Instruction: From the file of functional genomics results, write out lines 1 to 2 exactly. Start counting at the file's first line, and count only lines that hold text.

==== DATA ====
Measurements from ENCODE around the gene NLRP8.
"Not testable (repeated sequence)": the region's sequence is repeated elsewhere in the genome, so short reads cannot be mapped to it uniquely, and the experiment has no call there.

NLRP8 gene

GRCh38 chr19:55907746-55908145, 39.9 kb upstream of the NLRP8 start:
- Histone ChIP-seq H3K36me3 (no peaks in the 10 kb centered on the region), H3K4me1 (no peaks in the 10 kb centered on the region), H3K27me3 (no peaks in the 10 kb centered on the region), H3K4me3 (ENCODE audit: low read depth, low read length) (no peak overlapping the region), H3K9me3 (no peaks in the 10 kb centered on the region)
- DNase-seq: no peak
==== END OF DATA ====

Measurements from ENCODE around the gene NLRP8.
"Not testable (repeated sequence)": the region's sequence is repeated elsewhere in the genome, so short reads cannot be mapped to it uniquely, and the experiment has no call there.